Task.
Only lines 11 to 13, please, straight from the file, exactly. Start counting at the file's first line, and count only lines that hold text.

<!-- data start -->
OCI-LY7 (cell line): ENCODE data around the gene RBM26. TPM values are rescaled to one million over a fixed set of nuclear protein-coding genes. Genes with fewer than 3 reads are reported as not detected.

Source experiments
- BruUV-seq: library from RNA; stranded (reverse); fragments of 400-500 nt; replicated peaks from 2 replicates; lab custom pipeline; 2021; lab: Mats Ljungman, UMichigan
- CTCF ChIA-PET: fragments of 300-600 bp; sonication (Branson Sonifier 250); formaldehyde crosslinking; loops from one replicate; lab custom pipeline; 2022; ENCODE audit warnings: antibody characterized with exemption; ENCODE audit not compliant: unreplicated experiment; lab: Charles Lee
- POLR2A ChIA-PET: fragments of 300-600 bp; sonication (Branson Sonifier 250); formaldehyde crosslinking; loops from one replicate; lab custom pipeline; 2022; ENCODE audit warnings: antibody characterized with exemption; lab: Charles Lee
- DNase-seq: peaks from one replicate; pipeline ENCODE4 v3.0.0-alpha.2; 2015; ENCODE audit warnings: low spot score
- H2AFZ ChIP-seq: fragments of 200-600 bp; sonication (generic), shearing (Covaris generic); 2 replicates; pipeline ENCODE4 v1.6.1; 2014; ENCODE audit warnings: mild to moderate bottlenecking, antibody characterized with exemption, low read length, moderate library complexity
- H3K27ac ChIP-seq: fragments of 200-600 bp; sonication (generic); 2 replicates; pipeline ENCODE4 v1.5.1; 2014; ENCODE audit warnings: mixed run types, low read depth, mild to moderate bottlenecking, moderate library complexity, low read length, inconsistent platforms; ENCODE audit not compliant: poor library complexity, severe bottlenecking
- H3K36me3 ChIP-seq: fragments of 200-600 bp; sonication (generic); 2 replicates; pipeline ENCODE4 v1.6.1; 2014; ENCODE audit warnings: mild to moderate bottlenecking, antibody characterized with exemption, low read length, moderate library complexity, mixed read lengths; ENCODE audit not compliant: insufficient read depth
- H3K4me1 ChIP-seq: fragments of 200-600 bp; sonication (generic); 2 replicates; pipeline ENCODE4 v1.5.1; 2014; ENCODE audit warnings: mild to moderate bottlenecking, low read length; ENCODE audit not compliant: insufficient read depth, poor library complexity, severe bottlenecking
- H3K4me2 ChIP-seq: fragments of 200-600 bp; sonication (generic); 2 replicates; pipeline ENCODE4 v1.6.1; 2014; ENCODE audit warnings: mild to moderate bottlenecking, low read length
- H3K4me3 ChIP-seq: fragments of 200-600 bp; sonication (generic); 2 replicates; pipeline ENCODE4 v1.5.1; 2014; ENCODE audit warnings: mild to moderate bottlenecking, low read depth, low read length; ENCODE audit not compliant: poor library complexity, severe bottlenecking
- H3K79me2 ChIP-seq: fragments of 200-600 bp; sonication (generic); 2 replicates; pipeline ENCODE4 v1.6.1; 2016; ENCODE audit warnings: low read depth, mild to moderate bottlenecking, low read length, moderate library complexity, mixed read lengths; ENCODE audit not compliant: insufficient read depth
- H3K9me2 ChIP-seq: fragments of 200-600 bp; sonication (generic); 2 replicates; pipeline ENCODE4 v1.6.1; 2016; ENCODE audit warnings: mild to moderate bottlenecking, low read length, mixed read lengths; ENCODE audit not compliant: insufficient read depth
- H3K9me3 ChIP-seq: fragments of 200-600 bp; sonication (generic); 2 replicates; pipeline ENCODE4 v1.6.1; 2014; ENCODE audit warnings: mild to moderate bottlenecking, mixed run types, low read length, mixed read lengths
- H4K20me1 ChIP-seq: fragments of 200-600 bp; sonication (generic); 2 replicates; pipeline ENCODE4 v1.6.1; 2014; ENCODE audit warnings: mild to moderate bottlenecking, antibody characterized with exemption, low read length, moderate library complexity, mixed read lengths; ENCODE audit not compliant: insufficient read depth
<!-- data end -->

- H3K4me2 ChIP-seq: fragments of 200-600 bp; sonication (generic); 2 replicates; pipeline ENCODE4 v1.6.1; 2014; ENCODE audit warnings: mild to moderate bottlenecking, low read length
- H3K4me3 ChIP-seq: fragments of 200-600 bp; sonication (generic); 2 replicates; pipeline ENCODE4 v1.5.1; 2014; ENCODE audit warnings: mild to moderate bottlenecking, low read depth, low read length; ENCODE audit not compliant: poor library complexity, severe bottlenecking
- H3K79me2 ChIP-seq: fragments of 200-600 bp; sonication (generic); 2 replicates; pipeline ENCODE4 v1.6.1; 2016; ENCODE audit warnings: low read depth, mild to moderate bottlenecking, low read length, moderate library complexity, mixed read lengths; ENCODE audit not compliant: insufficient read depth